It seems only a matter of time until Black Mirror, the brilliant series about the creepy potentialities of technology, does an episode about binge-watching, even if, at this point, that amounts to biting the hand that feeds it. Black Mirror has been available to American audiences largely in binge-watching form: The first two seasons, three episodes each, plus a Christmas special, aired initially on TV in the U.K. before streaming on Netflix. The service promptly funded the six-episode third season, which arrives on Friday. Binge-watching shows us the way a new technology can twist a certain innate tendency to couch potato–ness into something slovenly. Black Mirror, a title that refers to all of our endless screens darkly reflecting ourselves back at us, is interested in how new technologies, for better or worse, and usually worse, make us more human.
Each self-contained episode of Black Mirror features a different cast, a different premise, a different tone, a different world, and usually a different twist. Not all the episodes are created equal, but even the lesser installments give the series a sheen of impressive physical and mental athleticism. Every episode is so distinct, so varied, so polished, so full of ideas that taken all together they amount to a feat of imagination, if not a kind of strength. The new season opens with a bubblegum satire starring Bryce Dallas Howard and finishes with a police procedural starring Kelly Macdonald. In between it has a horror episode, a riff on ’80s coming-of-age movies, a war story, and the grimmest episode of the series since the season two reality-TV nightmare “White Bear.”
The new season is capable and enthralling, but binged all at once it has a heavier strain of didacticism than before. Black Mirror has always had a slant toward bleakness, an inclination to see technology as a means of multiplying our worst tendencies. But the first two seasons often evinced a greater curiosity about how human beings would react to futuristic forms of technology, even if the reactions the show imagined were reliably, by which I mean fallibly, human. In the series’ very first episode, the prime minister of England is blackmailed into having sex with a pig on national television, an insane-sounding premise that the show made plausible one sure step at a time, requiring barely more tech capabilities than we have now. It was the prime minister’s shame and his country’s reaction to and complicity in his shaming that were the episode’s subject.
Some of Black Mirror’s best episodes have been about one specific technological advancement, jolting the episode with a second pleasure: not just the unfurling of the story, but the unfurling of a new human capability, so close but yet still out of reach. Past episodes have explored a marriage undone by the ability to record all of one’s memories or the experience of grief when one can nearly reanimate a dead loved one. But five of the six new episodes focus on a fresh technology, and four of the new developments seem abjectly awful. You can understand why someone might try to bring a loved one back from the dead, but why would you ever want to live in a world where we treat one another like Yelp reviewers, constantly rating every interaction, a five-star system that determines class and privilege and that turns us into unhappy, overly polite, social media obsessives? The provenance of this idea is all around us—we’re already constantly in our phones, liking other people’s photos and tweets and status updates—but it’s still impossible to imagine one upside to such an arrangement. The episode is futuristic but not really imaginative: It works only as a satire of us in our current state, and it only wants to scold.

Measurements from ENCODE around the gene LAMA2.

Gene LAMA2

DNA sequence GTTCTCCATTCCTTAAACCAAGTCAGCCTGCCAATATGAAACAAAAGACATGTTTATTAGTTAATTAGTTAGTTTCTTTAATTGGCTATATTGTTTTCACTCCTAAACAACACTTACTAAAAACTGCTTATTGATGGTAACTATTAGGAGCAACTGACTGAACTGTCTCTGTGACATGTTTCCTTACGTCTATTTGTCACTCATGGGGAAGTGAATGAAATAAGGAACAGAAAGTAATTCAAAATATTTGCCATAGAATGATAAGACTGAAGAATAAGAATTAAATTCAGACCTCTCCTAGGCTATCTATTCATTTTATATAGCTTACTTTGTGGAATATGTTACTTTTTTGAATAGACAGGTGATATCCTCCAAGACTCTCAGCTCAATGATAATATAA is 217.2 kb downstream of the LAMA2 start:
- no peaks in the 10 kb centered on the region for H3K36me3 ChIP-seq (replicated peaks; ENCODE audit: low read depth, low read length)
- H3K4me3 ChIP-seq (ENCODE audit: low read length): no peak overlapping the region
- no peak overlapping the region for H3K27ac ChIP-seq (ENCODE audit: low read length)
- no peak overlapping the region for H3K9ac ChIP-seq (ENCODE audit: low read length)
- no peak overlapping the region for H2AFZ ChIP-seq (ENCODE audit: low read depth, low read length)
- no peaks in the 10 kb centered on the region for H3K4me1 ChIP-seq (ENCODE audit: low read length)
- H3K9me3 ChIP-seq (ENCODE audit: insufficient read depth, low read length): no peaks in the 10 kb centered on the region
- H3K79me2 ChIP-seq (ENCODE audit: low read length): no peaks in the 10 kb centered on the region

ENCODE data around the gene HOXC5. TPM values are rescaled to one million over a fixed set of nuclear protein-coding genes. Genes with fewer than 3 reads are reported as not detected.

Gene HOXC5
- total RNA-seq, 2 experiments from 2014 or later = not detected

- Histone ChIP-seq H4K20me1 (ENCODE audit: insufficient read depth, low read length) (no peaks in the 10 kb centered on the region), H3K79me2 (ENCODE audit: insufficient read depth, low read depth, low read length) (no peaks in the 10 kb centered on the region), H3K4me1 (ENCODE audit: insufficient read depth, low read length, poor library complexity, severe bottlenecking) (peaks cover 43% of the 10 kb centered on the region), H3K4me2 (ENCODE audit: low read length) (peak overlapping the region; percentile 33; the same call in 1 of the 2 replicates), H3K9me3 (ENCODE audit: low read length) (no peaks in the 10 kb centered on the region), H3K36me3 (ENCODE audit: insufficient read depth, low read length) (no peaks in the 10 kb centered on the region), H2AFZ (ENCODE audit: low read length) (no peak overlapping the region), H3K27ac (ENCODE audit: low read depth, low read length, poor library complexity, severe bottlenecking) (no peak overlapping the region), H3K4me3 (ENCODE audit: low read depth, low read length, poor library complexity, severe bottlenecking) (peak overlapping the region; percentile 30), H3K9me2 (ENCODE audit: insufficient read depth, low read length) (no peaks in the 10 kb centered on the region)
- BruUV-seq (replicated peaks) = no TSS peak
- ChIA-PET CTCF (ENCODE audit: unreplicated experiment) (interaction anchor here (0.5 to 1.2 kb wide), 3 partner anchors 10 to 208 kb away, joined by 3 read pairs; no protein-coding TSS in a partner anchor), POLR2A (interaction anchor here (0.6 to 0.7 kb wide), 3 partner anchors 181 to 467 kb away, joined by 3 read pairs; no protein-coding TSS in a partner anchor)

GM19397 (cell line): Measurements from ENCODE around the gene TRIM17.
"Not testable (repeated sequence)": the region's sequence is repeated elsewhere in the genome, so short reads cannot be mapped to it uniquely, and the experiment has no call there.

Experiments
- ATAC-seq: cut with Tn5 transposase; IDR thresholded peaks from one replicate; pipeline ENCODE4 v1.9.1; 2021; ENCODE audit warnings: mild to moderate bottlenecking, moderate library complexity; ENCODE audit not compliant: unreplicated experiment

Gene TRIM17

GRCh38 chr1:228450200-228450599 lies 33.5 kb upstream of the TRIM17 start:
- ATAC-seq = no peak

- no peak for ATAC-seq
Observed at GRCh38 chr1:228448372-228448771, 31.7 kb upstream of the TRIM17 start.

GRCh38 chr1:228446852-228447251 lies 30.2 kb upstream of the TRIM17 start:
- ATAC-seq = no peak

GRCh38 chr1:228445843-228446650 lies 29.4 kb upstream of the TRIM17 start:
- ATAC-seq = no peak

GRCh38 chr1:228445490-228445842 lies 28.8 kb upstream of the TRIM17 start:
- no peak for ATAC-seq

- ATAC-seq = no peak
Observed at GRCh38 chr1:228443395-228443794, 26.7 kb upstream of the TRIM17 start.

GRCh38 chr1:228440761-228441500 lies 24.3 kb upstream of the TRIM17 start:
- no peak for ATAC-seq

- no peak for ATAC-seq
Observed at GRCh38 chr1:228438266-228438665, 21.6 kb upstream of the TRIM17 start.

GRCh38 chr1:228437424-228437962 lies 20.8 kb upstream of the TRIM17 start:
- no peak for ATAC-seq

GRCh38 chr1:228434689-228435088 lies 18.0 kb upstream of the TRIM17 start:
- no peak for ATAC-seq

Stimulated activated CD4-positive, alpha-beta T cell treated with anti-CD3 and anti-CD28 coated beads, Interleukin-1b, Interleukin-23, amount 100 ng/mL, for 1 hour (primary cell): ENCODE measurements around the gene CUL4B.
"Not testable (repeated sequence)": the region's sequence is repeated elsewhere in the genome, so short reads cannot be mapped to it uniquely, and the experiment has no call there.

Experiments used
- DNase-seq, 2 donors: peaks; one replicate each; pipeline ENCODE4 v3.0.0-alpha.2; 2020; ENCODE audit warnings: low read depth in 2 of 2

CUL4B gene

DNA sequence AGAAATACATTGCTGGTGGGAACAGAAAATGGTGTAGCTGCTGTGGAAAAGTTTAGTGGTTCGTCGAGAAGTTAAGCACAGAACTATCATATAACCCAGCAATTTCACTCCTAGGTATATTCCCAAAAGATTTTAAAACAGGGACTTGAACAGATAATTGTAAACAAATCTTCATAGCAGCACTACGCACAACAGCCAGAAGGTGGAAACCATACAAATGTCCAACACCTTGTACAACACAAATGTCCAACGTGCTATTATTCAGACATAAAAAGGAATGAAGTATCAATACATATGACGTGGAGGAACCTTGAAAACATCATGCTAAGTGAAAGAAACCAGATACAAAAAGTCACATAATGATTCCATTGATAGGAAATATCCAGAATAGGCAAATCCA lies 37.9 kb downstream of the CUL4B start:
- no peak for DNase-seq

Still, in the scheme of television, there is hardly anyone I’d rather be lectured by than Black Mirror. By my scoring, the episodes are: sweet, bleak with a promising ending, bleak with a promising ending but also mass casualties, profoundly bleak, needlessly bleak, bleaker than all the rest. But the series is nonetheless a welcome antidote to the idiotic tech-utopianism of network television (check out the forthcoming Pure Genius, and consider turning your health care over to the nice version of Martin Shkreli) and so skillfully made that it gives food for thought even when hectoring.
The episode in which people constantly rate one another, for example, ends with a euphoric exchange of insults, a round of gloriously cathartic F-bombs. The war-set riff on The Twilight Zone’s “The Eye of the Beholder” is provocative and unsettling. There’s a little too much going on in the seemingly ’80s-set love story, but it’s about time someone put a lesbian couple at the center of such a story. There’s an episode that contains a lecture about internet outrage—what if it could be weaponized? What if horrible anonymous comments had consequences?—but it doubles as a well-made cop caper. The horror episode amounts to a pun, but Wyatt Russell’s performance as a goofy American backpacker is wonderful. Black Mirror leaves you feeling like you should turn all your screens off while making you incapable of doing anything but hitting “play next.”
Update, Oct. 20, 2016: This article originally included art from an earlier season. It has been updated with a still from the third season.